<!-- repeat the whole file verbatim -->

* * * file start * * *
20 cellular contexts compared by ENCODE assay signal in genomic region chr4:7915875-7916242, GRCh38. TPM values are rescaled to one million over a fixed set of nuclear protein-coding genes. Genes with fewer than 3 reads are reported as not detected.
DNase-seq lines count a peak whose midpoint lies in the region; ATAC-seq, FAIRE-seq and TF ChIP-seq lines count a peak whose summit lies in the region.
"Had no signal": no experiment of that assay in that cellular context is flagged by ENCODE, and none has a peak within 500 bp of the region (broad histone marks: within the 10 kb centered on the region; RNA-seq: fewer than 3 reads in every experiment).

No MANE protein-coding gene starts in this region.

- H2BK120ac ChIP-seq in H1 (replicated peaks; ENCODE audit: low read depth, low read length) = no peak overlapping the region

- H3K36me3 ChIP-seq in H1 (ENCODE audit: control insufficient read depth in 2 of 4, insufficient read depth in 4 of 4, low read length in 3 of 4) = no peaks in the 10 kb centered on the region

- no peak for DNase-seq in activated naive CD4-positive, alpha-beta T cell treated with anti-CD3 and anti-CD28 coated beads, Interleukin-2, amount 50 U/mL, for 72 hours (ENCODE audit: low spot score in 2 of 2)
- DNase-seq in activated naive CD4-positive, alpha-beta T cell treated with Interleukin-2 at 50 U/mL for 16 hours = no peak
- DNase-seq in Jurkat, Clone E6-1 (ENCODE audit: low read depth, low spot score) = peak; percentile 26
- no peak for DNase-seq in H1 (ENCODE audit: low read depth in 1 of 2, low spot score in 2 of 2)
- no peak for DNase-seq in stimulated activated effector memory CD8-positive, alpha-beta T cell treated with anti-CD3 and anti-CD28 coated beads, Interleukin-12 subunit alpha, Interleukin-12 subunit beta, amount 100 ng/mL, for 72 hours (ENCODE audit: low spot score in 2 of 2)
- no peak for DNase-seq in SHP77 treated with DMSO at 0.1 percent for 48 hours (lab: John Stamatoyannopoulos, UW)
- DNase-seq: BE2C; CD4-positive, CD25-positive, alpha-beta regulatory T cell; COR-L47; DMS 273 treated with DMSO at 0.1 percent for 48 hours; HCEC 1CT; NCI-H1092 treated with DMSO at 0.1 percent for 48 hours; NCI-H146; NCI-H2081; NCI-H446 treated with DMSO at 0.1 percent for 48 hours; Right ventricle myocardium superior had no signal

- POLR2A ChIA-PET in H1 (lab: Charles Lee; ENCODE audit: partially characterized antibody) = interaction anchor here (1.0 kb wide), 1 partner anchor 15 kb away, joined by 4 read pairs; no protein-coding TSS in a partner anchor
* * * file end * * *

20 cellular contexts compared by ENCODE assay signal in genomic region chr4:7915875-7916242, GRCh38. TPM values are rescaled to one million over a fixed set of nuclear protein-coding genes. Genes with fewer than 3 reads are reported as not detected.
DNase-seq lines count a peak whose midpoint lies in the region; ATAC-seq, FAIRE-seq and TF ChIP-seq lines count a peak whose summit lies in the region.
"Had no signal": no experiment of that assay in that cellular context is flagged by ENCODE, and none has a peak within 500 bp of the region (broad histone marks: within the 10 kb centered on the region; RNA-seq: fewer than 3 reads in every experiment).

No MANE protein-coding gene starts in this region.

- H2BK120ac ChIP-seq in H1 (replicated peaks; ENCODE audit: low read depth, low read length) = no peak overlapping the region

- H3K36me3 ChIP-seq in H1 (ENCODE audit: control insufficient read depth in 2 of 4, insufficient read depth in 4 of 4, low read length in 3 of 4) = no peaks in the 10 kb centered on the region

- no peak for DNase-seq in activated naive CD4-positive, alpha-beta T cell treated with anti-CD3 and anti-CD28 coated beads, Interleukin-2, amount 50 U/mL, for 72 hours (ENCODE audit: low spot score in 2 of 2)
- DNase-seq in activated naive CD4-positive, alpha-beta T cell treated with Interleukin-2 at 50 U/mL for 16 hours = no peak
- DNase-seq in Jurkat, Clone E6-1 (ENCODE audit: low read depth, low spot score) = peak; percentile 26
- no peak for DNase-seq in H1 (ENCODE audit: low read depth in 1 of 2, low spot score in 2 of 2)
- no peak for DNase-seq in stimulated activated effector memory CD8-positive, alpha-beta T cell treated with anti-CD3 and anti-CD28 coated beads, Interleukin-12 subunit alpha, Interleukin-12 subunit beta, amount 100 ng/mL, for 72 hours (ENCODE audit: low spot score in 2 of 2)
- no peak for DNase-seq in SHP77 treated with DMSO at 0.1 percent for 48 hours (lab: John Stamatoyannopoulos, UW)
- DNase-seq: BE2C; CD4-positive, CD25-positive, alpha-beta regulatory T cell; COR-L47; DMS 273 treated with DMSO at 0.1 percent for 48 hours; HCEC 1CT; NCI-H1092 treated with DMSO at 0.1 percent for 48 hours; NCI-H146; NCI-H2081; NCI-H446 treated with DMSO at 0.1 percent for 48 hours; Right ventricle myocardium superior had no signal

- POLR2A ChIA-PET in H1 (lab: Charles Lee; ENCODE audit: partially characterized antibody) = interaction anchor here (1.0 kb wide), 1 partner anchor 15 kb away, joined by 4 read pairs; no protein-coding TSS in a partner anchor